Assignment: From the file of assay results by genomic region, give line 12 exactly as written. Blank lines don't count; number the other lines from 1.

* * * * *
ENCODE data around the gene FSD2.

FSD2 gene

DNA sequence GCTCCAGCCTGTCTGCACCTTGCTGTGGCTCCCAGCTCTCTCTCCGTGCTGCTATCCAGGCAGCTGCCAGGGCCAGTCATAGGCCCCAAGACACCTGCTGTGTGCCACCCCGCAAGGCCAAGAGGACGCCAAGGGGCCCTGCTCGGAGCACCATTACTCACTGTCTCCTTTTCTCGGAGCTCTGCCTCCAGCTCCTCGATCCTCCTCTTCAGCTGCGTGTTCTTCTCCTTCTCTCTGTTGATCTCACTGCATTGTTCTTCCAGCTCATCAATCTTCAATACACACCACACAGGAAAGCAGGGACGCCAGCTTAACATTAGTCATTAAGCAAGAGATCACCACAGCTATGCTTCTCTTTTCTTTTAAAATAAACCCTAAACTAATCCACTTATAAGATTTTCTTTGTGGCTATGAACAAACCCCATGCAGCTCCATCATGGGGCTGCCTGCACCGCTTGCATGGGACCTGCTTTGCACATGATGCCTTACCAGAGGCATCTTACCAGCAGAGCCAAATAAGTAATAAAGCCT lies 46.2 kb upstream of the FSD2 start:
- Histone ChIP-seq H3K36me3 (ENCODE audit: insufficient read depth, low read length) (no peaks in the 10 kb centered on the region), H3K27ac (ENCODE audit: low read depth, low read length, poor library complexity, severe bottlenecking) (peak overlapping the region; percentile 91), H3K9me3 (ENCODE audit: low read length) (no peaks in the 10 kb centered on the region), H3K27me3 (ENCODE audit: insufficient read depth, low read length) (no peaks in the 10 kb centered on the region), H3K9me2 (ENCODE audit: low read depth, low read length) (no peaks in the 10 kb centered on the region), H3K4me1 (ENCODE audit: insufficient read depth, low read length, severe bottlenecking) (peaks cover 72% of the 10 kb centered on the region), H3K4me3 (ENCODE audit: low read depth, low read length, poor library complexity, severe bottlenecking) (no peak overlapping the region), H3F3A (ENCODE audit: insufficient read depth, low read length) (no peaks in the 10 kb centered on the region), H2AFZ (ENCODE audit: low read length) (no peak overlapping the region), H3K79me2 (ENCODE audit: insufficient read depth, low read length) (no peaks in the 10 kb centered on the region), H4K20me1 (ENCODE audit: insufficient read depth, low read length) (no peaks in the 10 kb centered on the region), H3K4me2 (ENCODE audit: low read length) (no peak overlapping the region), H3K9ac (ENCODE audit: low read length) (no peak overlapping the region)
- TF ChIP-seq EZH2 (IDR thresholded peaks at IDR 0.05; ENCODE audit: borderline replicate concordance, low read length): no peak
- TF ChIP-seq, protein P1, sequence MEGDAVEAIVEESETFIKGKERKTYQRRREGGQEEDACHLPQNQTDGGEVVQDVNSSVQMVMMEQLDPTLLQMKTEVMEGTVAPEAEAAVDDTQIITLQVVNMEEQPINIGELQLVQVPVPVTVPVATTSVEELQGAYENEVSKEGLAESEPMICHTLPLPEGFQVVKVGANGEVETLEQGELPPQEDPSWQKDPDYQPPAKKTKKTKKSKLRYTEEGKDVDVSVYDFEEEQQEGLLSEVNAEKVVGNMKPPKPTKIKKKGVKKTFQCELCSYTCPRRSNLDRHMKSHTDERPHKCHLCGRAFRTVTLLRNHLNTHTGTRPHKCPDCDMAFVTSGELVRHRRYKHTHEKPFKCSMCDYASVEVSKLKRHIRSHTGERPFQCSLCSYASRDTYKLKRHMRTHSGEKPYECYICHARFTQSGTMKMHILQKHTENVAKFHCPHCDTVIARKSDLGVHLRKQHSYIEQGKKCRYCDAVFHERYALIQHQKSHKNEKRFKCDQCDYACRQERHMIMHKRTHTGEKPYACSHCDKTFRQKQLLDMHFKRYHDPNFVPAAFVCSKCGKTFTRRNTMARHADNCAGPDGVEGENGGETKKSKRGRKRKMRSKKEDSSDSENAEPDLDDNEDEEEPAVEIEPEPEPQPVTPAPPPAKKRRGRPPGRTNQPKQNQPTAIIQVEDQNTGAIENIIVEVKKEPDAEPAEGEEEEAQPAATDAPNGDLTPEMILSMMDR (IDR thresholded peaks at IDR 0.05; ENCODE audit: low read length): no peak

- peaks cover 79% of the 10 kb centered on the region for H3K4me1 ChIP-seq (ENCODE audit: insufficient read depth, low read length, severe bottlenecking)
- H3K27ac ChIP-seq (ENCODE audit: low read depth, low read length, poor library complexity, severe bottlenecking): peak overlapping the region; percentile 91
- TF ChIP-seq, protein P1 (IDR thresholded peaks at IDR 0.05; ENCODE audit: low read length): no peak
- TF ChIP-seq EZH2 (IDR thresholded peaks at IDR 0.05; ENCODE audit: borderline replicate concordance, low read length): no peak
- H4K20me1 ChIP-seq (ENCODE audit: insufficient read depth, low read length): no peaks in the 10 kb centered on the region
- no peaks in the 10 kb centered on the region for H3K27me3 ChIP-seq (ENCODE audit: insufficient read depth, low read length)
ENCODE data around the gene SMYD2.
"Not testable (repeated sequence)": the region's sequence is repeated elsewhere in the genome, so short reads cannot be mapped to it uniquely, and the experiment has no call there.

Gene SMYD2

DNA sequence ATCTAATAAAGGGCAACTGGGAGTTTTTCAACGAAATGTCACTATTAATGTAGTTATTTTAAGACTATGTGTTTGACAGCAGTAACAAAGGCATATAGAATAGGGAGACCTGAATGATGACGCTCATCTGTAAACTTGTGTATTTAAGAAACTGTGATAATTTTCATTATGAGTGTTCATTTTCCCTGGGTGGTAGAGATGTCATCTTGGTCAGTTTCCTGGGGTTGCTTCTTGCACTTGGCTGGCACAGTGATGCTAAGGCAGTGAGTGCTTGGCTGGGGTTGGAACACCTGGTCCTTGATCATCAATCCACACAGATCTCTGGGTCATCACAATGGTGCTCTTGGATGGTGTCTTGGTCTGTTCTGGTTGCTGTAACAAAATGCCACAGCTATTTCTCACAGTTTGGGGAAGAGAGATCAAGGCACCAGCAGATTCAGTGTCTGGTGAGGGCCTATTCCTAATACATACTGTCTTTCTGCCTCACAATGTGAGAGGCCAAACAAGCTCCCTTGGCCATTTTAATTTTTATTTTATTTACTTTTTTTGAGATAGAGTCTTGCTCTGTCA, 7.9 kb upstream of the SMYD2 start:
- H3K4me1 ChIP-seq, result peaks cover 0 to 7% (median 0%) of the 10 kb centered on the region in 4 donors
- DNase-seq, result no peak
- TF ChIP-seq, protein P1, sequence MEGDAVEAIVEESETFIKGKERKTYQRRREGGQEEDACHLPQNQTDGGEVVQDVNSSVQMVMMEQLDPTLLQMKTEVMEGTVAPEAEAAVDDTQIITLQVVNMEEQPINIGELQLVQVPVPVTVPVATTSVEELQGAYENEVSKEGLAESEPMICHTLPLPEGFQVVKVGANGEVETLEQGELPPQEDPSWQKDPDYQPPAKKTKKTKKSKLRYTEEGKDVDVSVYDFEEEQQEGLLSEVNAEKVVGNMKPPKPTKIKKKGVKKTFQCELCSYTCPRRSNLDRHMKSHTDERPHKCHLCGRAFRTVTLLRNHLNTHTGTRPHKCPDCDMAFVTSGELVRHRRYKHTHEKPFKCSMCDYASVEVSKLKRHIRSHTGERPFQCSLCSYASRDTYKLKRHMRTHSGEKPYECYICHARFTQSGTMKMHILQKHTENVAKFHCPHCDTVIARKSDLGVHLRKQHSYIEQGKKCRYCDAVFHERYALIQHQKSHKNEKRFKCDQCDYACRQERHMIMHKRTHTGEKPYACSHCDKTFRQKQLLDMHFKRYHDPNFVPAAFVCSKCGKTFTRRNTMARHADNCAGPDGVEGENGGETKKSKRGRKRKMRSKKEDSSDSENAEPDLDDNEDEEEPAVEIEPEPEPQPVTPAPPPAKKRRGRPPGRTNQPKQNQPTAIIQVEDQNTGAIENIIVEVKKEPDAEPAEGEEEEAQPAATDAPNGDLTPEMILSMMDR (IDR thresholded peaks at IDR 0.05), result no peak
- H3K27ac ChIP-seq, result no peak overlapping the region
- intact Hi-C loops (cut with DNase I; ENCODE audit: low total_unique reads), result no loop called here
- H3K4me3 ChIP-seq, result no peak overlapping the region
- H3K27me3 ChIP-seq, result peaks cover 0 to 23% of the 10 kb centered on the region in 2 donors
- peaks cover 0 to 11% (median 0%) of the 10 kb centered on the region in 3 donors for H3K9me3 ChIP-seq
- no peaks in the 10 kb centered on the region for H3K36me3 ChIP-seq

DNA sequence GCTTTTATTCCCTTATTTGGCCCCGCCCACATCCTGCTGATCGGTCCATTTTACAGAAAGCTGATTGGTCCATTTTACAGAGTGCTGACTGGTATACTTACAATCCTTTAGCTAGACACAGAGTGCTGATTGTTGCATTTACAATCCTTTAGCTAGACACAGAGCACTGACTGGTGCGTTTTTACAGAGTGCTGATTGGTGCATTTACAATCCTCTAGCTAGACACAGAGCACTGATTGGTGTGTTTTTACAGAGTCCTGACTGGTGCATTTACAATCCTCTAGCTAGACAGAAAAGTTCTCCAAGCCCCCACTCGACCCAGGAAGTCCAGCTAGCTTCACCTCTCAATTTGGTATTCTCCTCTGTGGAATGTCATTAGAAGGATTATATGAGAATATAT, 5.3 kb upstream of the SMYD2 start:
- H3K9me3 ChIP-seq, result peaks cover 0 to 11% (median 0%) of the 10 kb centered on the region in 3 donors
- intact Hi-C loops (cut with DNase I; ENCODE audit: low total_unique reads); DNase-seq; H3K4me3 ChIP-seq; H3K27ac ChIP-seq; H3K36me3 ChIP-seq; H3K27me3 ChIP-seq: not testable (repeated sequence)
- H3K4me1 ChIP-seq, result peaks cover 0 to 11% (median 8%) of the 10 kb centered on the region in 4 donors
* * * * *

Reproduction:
- no peaks in the 10 kb centered on the region for H3K27me3 ChIP-seq (ENCODE audit: insufficient read depth, low read length)